Jeff Anzevino, land use advocacy director for Scenic Hudson, said Saturday he did not like to use the word “safe” in regards to any plan to allow access across the tracks, but instead employed the phrase “less risky.”
“Nothing is ever 100 percent safe,” he said.
However, the report suggests the automated pedestrian gates would be as safe as possible. From 2002 to 2011, only seven people were injured at public crossings along the entire Empire Corridor — a train line stretching from New York City to Niagara Falls — and none were killed, according to the report, which cites data from the state Department of Transportation.
“Death By 1000 Cuts”
Elected Officials and others at the meeting described access to the Hudson River being slowly cut off by Amtrak over the years.
Though Amtrak’s plan is to block unofficial crossings used for generations, they have also closed official crossings in past years.
Castleton-on-Hudson Trustee Gina Giuliano related what she called “a cautionary tale” during the meeting about her village’s own battle with Amtrak.
The village, which has been economically floundering for years, had its only grade-level crossing closed in 1999, she said, making the village “unable to capitalize on our main resource.”
The village has been negotiating since then to obtain river access, she added.
Anzevino described Amtrak’s restricting of river access as “a death by 1000 cuts.”
“They closed one in Castleton [on-Hudson], they tried to close one in Nutten Hook. One by one they’re closing as many as they can,” he said. “Now they’re talking about gates and fences in all these other locations,” he said.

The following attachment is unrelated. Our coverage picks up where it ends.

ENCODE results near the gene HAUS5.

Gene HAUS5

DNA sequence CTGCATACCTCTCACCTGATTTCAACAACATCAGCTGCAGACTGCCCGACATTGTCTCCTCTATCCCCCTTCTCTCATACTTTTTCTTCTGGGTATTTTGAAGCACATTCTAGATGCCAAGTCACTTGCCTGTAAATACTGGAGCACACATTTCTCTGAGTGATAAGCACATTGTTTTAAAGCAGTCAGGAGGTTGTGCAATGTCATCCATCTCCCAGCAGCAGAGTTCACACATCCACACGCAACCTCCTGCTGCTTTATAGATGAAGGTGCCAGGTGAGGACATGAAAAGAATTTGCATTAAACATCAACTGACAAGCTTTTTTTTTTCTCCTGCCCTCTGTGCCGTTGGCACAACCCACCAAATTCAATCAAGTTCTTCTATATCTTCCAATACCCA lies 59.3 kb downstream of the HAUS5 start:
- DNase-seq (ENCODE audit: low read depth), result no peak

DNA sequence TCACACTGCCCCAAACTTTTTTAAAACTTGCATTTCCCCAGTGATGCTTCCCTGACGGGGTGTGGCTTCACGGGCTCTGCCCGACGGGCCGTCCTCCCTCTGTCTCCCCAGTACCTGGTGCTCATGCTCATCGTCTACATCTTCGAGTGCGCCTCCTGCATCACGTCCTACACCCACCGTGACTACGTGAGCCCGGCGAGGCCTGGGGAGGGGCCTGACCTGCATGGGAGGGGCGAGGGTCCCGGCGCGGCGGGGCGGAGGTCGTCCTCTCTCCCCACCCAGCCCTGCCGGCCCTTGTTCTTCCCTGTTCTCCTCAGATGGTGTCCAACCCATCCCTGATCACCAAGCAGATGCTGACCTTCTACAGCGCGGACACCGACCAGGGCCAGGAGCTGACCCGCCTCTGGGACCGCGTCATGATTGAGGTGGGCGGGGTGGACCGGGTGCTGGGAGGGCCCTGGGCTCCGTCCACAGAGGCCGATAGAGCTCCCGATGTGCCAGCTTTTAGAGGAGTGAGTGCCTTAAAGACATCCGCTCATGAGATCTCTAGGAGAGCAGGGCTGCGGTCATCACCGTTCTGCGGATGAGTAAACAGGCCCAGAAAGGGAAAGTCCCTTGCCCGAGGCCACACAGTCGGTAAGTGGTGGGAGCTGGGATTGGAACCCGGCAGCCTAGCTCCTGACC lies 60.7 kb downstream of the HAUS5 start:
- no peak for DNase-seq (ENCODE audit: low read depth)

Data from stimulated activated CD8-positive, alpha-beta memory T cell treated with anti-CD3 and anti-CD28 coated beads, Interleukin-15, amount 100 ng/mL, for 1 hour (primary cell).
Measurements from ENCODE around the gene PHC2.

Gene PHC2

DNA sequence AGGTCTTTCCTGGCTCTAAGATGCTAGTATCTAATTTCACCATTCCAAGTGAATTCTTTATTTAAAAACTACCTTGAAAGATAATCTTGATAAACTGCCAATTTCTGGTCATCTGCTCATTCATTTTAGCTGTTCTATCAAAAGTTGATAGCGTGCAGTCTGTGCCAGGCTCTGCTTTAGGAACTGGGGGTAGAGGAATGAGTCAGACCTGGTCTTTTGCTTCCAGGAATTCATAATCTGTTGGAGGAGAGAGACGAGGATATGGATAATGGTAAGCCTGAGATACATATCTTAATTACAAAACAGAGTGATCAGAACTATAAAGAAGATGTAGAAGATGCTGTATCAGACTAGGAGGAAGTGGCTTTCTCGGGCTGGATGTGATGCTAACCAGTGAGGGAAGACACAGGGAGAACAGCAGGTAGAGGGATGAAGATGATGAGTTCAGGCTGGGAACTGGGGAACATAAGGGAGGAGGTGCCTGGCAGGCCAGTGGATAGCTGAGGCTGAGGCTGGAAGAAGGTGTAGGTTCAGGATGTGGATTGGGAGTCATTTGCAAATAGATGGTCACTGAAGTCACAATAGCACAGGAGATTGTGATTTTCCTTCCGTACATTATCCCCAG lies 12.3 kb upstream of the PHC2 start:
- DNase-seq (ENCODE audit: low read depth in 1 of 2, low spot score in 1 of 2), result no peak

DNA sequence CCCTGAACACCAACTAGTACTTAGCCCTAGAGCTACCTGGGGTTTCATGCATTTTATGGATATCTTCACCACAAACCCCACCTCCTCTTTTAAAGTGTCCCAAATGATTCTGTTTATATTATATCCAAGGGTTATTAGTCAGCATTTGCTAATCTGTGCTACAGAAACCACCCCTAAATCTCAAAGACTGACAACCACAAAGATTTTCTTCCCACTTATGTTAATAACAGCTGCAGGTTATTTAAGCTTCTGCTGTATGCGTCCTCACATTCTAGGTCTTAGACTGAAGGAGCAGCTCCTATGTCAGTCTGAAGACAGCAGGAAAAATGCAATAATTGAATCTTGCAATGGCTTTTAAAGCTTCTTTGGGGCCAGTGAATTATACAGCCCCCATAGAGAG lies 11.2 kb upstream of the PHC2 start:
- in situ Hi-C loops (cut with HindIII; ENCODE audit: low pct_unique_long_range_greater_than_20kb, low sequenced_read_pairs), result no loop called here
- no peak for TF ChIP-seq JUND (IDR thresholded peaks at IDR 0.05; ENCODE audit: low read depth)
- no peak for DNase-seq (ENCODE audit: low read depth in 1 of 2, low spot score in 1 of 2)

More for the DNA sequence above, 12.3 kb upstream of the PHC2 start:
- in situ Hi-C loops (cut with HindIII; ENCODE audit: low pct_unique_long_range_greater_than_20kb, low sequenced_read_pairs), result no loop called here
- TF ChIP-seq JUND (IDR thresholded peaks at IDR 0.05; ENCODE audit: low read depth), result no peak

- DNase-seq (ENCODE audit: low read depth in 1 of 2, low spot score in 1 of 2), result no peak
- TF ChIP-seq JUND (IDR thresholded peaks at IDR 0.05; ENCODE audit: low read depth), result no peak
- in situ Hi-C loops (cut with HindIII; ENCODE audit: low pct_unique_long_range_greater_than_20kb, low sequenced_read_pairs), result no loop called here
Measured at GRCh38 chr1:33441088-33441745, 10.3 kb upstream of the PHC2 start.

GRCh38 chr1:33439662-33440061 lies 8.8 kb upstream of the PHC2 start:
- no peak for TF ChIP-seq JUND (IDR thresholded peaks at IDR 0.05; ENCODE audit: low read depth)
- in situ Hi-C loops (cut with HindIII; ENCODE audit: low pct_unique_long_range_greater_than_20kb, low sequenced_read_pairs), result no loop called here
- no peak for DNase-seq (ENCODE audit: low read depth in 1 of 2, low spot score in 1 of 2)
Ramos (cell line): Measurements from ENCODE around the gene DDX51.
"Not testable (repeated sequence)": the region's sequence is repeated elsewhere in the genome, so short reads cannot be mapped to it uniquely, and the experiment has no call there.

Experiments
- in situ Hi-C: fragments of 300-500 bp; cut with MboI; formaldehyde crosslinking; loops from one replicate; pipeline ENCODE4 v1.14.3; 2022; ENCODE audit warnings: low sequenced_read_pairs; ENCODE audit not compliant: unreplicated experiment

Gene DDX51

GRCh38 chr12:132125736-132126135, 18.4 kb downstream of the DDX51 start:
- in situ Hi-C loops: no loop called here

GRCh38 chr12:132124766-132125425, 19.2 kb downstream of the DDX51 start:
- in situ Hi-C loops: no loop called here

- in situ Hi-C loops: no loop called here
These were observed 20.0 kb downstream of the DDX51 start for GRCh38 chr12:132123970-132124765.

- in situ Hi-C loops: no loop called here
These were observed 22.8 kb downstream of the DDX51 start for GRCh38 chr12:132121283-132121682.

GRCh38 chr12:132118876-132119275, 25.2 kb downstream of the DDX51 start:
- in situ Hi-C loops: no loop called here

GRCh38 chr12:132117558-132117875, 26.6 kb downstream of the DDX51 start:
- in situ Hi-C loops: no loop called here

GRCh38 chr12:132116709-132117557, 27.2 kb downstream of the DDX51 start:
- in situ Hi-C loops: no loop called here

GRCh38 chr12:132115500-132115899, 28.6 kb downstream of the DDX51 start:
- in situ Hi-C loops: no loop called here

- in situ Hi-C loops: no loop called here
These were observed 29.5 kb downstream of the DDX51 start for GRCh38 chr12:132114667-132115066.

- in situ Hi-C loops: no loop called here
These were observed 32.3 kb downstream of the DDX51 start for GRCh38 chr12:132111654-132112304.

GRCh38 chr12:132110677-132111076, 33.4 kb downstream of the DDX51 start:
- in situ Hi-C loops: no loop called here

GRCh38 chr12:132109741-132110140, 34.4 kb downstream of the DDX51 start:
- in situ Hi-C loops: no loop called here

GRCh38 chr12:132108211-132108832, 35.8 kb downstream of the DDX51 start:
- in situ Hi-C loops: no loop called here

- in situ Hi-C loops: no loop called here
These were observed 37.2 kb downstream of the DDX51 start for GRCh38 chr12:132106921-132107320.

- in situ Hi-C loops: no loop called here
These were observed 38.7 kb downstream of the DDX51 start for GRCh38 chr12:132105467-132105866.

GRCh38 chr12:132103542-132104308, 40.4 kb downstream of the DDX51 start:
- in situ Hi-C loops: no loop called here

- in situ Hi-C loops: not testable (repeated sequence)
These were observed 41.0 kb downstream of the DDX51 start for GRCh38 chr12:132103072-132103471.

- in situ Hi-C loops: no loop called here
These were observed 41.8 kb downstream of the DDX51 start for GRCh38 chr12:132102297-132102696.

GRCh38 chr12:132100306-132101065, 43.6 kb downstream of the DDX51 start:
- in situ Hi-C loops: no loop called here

The seven points where Amtrak has proposed fences or gates are used regularly by bird-watchers, kayakers, joggers and anglers, who access the river most frequently during the bass run. The Google Maps image of the Amtrak maintenance road, for example, shows about 30 vehicles parked along it.
Phase 2, 3 (?) of Amtrak’s Plan
Hudson Mayor Rick Rector attended a meeting organized by outgoing Congressman John Faso between stakeholders and Amtrak to discuss the proposal last summer.
Though Hudson was not part of the proposal “I was there having an interest, knowing that things change very quickly,” Rector said.
He was leafing through the proposal when he saw a familiar map.
“All of a sudden, there’s a diagram of Hudson,” he said. “… [Amtrak representatives] kind of foo-fooed it — ‘that shouldn’t be there, that shouldn’t be there’ — and ultimately…they said, Hudson is part of a phase 2 program, and this is all phase 1 were dealing with today.”
Amtrak’s plan to erect barriers in Tivoli is deferred to phase 2 or 3, “whatever that is,” Mayor Griffith said at the meeting.
“I’m not breathing any easier,” he added.
Anzevino said the specter of two other phases of the plan “worries me.”
Amtrak’s proposal states the total amount of fencing is in excess of 8,000 feet, but the specific plans mapping out the fences in Rhinebeck, Stockport, Germantown, Stuyvesant, and, originally, Tivoli, only account for less than 1,800 feet of this fencing, he said.
It’s not known if the additional fencing would be in ten locations or one, Anzevino said.
“We’re operating in a bit of a vacuum,” he said.
The state DOS will determine if Amtrak’s plan is consistent with state and municipal policies. A public comment period for the plan closed May 1, but elected officials from the affected towns sent a letter to the DOS Sept. 6 asking for additional public comment periods.
The letter also asked the DOS to “take an interest in how the outcome of this application will have an immediate and negative impact on our communities.”
Scenic Hudson is preparing a letter to the DOS requesting they reject Amtrak’s proposal, Anzevino said, and asking for Amtrak to work with Hudson River communities to map out all access points — whether official or unofficial — along the river.
Amtrak has promised to hold public information sessions in early 2019, but dates have not yet been set.